Movies, operas and museums for all – at home
How you can still enjoy trips to the cinema, nights at the opera and museum visits during the Covid-19 crisis in France - and still observe strict lockdown rules
With everyone in France spending much more time at home than usual due to Covid-19 restrictions, this could be a good opportunity to broaden your horizons with free cultural content on the internet.
In France, pay TV broadcaster Canal+ announced on March 16 that its main channel would now be unencrypted for everyone to watch free until April 15 - though French television watchdog the CSA later ordered the broadcaster to end the offer on March 31.
Those who already subscribe receive free access to extra specialist Cinéma, Séries, Jeunesse and Documentaires channels, the broadcaster said.
US-based Open Culture (openculture.com) has encouraged viewers to make the most of its free cultural content during the pandemic – it has some 1,150 free films in a great variety of genres and periods, including a number of French films dating back to the very earliest days of cinema.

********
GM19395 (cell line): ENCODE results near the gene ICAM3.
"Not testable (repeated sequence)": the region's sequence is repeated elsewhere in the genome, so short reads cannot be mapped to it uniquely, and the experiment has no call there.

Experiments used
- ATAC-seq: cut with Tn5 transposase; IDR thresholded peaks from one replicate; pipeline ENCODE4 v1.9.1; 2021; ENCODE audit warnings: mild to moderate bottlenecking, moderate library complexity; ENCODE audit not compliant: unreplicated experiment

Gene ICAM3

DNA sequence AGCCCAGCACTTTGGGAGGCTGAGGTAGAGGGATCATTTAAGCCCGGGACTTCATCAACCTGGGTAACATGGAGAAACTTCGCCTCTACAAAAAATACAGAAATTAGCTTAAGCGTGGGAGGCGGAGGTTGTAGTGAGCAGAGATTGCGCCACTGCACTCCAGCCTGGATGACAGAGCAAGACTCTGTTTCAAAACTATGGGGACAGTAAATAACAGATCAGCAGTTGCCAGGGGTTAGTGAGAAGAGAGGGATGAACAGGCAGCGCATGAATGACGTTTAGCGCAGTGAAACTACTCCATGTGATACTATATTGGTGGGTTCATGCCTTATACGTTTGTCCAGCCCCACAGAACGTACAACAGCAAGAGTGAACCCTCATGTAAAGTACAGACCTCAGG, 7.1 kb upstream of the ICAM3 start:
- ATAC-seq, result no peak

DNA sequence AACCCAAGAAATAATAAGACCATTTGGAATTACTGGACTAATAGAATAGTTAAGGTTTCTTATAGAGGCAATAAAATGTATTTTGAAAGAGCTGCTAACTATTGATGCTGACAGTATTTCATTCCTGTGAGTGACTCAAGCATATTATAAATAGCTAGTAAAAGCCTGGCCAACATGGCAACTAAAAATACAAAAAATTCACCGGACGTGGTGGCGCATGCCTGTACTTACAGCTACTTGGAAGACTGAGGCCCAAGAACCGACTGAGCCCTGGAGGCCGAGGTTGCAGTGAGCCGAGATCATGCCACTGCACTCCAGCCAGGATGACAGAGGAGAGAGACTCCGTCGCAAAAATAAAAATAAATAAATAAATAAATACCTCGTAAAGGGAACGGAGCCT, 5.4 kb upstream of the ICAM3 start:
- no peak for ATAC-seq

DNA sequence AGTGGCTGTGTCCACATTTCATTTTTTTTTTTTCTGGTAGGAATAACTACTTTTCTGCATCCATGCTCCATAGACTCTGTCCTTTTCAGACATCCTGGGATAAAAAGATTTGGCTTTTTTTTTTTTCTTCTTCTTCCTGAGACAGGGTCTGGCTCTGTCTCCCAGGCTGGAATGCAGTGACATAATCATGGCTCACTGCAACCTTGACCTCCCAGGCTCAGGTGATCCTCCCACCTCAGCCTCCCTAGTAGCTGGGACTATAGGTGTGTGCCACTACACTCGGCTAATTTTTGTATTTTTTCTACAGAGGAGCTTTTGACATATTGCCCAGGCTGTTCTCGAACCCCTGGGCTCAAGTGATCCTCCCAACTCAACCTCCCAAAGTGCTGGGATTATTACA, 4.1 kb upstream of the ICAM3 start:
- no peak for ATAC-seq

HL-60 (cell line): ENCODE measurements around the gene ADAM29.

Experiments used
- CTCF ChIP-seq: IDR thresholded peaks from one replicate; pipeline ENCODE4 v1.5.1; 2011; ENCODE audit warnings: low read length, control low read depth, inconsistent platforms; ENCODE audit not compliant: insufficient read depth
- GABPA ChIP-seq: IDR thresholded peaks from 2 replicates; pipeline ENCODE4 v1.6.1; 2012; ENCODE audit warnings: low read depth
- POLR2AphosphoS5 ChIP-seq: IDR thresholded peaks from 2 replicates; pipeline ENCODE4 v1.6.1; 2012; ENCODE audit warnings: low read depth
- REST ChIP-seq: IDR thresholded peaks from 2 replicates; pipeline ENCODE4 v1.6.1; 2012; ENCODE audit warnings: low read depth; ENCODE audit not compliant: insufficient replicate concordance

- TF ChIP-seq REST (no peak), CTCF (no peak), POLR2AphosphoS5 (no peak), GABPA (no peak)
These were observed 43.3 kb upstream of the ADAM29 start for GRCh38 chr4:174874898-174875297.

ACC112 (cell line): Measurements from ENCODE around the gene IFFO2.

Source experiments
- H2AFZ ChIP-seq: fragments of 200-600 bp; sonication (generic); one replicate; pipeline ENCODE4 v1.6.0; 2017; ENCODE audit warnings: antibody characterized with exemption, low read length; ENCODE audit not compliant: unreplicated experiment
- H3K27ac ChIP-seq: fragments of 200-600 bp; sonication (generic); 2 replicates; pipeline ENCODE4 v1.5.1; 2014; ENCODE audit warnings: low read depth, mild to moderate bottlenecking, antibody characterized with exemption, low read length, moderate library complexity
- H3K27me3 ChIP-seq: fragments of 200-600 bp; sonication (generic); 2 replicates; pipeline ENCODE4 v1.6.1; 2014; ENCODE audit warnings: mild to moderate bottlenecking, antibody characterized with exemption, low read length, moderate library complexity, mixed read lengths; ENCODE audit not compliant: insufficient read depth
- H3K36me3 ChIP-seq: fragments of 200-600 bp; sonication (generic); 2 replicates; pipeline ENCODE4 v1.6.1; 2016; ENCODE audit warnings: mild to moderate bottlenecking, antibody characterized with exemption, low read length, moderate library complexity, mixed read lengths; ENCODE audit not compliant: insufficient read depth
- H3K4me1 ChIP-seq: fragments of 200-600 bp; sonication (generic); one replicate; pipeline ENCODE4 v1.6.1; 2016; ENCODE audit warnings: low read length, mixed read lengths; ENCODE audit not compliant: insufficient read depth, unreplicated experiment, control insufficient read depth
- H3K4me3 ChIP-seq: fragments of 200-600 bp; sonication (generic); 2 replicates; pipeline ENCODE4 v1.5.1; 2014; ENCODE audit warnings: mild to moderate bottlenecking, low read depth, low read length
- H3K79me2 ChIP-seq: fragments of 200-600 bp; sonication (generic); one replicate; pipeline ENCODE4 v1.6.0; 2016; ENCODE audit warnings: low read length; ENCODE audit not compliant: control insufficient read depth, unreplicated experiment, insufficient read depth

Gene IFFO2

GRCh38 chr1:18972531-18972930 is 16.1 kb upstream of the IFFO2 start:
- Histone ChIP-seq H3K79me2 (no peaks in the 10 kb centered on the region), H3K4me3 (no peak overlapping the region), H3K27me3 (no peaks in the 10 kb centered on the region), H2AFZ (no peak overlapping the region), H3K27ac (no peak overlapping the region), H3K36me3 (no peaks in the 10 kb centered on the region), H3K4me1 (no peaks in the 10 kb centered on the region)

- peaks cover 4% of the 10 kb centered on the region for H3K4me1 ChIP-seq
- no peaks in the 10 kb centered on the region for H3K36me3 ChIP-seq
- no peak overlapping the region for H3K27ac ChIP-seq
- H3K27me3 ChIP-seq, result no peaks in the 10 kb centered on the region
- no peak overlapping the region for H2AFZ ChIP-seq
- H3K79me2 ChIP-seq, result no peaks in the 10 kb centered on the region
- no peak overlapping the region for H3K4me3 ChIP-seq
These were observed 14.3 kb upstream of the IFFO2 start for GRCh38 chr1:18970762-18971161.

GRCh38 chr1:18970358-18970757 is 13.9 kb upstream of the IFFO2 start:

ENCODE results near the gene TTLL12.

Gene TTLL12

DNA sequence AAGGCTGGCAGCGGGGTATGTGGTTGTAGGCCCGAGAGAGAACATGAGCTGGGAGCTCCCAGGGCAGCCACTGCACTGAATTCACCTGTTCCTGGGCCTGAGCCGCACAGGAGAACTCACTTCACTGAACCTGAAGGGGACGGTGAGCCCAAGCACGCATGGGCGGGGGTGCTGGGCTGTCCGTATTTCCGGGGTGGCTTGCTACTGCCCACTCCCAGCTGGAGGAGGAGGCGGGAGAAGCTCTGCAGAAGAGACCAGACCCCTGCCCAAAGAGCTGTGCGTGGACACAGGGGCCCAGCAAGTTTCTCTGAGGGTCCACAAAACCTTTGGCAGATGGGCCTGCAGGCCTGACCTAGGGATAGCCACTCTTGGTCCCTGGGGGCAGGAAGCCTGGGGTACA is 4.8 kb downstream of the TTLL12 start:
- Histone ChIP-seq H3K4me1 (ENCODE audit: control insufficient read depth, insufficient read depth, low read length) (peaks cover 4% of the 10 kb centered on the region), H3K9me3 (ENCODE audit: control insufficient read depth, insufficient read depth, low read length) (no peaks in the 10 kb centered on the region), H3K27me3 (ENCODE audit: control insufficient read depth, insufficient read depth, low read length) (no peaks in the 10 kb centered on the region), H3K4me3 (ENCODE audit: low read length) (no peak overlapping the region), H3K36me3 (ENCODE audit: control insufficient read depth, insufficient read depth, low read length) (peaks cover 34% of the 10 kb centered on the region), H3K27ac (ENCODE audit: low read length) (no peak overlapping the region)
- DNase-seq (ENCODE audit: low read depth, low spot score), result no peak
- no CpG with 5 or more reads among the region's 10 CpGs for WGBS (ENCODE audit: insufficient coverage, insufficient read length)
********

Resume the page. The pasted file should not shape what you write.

The French ones include a 1902 adaptation of Jules Verne’s Trip to the Moon, Salvador Dali and Luis Buñuel’s surrealist Un Chien Andalou (1929), Ménilmontant (1925) – which long-time New Yorker film critic Pauline Kael called her favourite movie – or one of the most famous early
films Arrival of a train at La Ciotat (1895).
There are documentaries about Picasso and Dali, a recent Oscar-nominee for best short film, J’attendrai le suivant, and Can Dialectics Break Bricks (1973), which is rather intriguingly described as “a French situationist film which explores the development of class conflict through revolutionary agitation against a backdrop of graphic kung-fu fighting”.
There are also English-language adaptations of French classics, including versions of The Hunchback of Notre Dame,
The Phantom of the Opera, or Sartre’s play No Exit (Huis Clos), and other films with French themes, such as The Last Time I Saw Paris (1953), a post-war romance starring Elizabeth Taylor.
The website offers many free courses and audiobooks.
Fortunately, this is the 21st century, and that means there is a range of online possibilities to improve your cultural knowledge without leaving home, including:
You could take, for example, a virtual visit to the Louvre at louvre.fr/en/visites-en-ligne
Download art from Paris museums at lefigaro.fr/arts-expositions